The two pounds of coffee were ground into just a bit more than was needed to make 25 servings. The measurement for this was not particularly accurate, but as I use the same technique for scooping each morning so this shall be assumed to be a consistent measurement. With the $11.99 price for the two pounds of coffee, this results in a cost of $0.48 per serving for each cup of coffee. It must be noted that the coffee used in this study was a bit more costly than typical Kirkland-brand coffee. The three pound bag I purchased to use after this one also cost $11.99. It can then be expected that this bag of coffee will cost 50% less per serving ($0.3197).

Now, the figures:

Tall Black Coffee from Starbucks: $1.64 (incl. tax)
Medium Black Coffee from Beaners / Biggby: $1.79 (incl. tax)
One Serving (~16oz) of Coffee From Home: $0.487 (at $11.99 for 2 lb)
Daily Savings: ~$1.25~$1.40

Sure, there’s also a time cost, but preparing this coffee takes around five minutes per morning, which is a bit less than the amount of time it would take to stop at a coffee shop and pick up coffee. It’s also more convenient to not have to stop somewhere every day. With the cheaper current bag of coffee, the daily savings will increase by around $0.15 per serving.

I could save even more by waiting until I get to work and drinking the coffee there, but it’s really awful quality Aramark-branded crap which has a persistent smell and taste of burnt brush. There is a Flavia machine in one of the buildings at work which I could use, but the layered plastic and foil packet discarded with each serving is horribly wasteful and I prefer not to use this for the exact same reason why I eschew home-use single serving coffee packages.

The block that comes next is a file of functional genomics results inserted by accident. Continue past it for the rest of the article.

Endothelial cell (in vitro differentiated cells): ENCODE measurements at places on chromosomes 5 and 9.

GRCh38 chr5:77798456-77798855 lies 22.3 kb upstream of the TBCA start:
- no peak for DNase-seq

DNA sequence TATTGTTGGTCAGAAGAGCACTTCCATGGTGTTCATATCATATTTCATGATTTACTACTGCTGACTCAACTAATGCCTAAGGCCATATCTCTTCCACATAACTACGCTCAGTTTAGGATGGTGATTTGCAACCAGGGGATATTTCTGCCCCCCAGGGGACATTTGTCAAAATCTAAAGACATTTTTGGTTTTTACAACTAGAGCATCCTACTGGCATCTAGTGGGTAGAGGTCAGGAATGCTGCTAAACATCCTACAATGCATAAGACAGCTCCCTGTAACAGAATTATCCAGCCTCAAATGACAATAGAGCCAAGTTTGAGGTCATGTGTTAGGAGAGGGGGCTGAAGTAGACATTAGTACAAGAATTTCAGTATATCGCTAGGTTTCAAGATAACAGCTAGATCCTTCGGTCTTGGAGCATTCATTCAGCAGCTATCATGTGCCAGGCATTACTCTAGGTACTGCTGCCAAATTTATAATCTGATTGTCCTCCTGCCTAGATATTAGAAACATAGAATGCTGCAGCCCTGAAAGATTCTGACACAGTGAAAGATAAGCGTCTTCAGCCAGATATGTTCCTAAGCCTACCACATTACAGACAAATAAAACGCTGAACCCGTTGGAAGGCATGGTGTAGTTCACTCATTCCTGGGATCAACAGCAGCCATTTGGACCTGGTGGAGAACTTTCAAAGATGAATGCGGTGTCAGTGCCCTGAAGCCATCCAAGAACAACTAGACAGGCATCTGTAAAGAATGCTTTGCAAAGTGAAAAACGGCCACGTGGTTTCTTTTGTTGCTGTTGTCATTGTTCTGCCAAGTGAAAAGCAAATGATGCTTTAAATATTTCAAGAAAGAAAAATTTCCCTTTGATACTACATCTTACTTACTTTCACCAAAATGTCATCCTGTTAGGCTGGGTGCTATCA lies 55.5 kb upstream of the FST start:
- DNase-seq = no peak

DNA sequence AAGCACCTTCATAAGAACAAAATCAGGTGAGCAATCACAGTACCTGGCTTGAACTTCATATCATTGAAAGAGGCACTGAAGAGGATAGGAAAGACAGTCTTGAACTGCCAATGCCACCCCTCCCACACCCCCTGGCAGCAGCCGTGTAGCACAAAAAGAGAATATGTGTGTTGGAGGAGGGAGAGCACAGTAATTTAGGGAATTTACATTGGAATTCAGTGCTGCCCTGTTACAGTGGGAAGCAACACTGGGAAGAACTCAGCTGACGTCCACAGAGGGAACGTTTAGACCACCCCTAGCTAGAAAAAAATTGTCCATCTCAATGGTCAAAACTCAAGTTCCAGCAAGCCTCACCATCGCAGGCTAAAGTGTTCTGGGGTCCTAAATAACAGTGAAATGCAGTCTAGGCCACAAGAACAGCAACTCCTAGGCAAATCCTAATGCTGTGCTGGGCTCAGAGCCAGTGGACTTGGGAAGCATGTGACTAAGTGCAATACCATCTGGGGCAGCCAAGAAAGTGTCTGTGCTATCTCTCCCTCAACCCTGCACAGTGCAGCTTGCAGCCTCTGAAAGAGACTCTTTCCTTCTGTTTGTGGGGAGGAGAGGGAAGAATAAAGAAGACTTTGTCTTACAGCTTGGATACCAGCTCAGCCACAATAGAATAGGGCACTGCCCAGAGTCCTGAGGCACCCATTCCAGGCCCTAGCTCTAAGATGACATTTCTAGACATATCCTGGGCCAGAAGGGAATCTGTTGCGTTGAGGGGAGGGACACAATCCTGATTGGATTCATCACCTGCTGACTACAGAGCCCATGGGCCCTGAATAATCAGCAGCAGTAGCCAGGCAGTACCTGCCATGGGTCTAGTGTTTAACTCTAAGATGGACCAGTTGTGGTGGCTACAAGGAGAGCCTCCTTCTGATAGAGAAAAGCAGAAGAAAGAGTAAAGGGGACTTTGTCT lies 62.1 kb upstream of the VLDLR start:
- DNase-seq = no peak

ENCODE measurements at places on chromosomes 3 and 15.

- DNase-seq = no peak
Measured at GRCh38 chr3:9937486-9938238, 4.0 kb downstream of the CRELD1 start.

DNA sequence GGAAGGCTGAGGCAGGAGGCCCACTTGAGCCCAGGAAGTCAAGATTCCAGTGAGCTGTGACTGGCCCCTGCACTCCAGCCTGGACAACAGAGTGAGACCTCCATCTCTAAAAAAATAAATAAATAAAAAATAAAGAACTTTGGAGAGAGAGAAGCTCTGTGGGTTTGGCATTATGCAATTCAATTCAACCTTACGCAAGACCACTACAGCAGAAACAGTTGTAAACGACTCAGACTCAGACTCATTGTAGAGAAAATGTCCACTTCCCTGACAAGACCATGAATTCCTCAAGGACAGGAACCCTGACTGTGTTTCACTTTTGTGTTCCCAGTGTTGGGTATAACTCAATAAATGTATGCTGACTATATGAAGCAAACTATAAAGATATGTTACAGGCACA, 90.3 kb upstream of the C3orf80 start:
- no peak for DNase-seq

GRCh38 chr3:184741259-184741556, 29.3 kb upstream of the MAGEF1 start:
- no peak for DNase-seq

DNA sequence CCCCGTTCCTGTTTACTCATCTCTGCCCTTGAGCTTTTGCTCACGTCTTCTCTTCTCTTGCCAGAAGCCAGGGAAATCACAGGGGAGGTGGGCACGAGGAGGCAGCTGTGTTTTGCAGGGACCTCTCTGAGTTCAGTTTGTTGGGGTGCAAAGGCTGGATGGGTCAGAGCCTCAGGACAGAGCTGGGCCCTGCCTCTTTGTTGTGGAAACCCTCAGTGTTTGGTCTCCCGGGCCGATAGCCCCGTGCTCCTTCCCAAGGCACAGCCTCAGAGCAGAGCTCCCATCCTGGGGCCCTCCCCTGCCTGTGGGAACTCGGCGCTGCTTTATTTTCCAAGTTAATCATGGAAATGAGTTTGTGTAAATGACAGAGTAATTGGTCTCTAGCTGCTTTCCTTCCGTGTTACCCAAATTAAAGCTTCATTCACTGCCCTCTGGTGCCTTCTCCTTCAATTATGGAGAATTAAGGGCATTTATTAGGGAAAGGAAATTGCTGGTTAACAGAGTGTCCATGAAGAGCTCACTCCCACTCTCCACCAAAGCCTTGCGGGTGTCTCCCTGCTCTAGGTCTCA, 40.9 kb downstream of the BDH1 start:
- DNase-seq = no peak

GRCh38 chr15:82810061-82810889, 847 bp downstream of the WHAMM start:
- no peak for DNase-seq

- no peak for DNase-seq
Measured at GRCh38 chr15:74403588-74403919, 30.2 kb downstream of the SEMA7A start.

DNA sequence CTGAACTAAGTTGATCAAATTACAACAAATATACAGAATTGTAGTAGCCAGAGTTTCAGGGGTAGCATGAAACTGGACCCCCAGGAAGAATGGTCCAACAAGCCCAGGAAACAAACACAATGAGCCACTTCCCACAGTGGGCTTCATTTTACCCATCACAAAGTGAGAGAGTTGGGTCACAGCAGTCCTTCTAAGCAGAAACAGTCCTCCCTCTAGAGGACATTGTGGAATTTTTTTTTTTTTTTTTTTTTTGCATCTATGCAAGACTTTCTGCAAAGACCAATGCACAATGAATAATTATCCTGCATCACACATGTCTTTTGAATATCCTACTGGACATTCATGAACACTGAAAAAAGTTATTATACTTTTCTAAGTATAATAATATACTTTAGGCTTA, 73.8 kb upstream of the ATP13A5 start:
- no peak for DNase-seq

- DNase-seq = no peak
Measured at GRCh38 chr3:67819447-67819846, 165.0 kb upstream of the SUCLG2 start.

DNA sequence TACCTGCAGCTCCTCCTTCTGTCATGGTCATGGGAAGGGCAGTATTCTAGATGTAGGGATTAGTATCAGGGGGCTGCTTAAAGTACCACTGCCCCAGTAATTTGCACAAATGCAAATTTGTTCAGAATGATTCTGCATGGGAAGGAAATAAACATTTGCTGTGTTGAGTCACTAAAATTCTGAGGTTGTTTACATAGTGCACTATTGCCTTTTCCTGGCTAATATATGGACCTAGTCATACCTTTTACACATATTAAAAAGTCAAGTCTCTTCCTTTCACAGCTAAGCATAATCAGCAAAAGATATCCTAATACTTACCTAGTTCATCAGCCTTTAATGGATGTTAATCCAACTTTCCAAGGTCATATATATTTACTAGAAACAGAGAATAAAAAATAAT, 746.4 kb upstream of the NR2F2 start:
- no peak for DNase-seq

Speaking of single-serving coffee makers and waste, making coffee at home produces far less waste. While I do throw out coffee grounds every day and the inevitable bag it is all packed in, these would be discarded by the coffee shop. What I do not dispose of is the paper cup, jacket, and plastic lid provided with each cup, and I hope that the grounds contribute (in some small way) to a landfill decomposing just a little bit faster.

For completeness sake, here’s the process I follow to make coffee each morning:

· Run a grind cycle.
· Microwave two cups of water for 3:30.
· Fit the AeroPress with a filter, selecting a new one if the current one is clogged or old, setting the AeroPress on a pint glass to catch the coffee.
· Put three measures of ground coffee into the AeroPress, measured with the scoop provided with the AeroPress.
· Pour enough water (about one cup) into the AeroPress to fill it, then stir with the paddle until all grounds are suspended (about 10 seconds).
· Push the brewed coffee out through the filter with the plunger.
· Remove the filter retainer, rinse and save the filter if it isn’t too clogged nor old.
· Discard the used grounds into the trash can.
· Pour coffee from the pint glass into the Bodum Travel Mug that I use daily.
· Pour remaining hot water into travel mug until it is full. Stir briefly with paddle to mix.
· Rinse all parts and stack them to dry for the next use.

Yes, I know that I should be composting these, but living in a condo makes composting prohibitively difficult.



So, I’ve got 10 shares of Google stock (NASDAQ:GOOG) and it’s down 40.92%. In short, I’ve lost a lot of money on it.

I’m noticing that Fannie Mae (NYSE:FNM) and Freddie Mac (NYSE:FRE) are up a whole bunch since they crashed a few days ago. I really, really can’t help but think that I should dump all my Google stock tomorrow morning, buy a bunch of Fannie Mae or maybe Freddie Mac, wait a few days, then sell that and move it all into an ETF which tracks the Euro.

Do any of you think this is a particularly good or bad idea?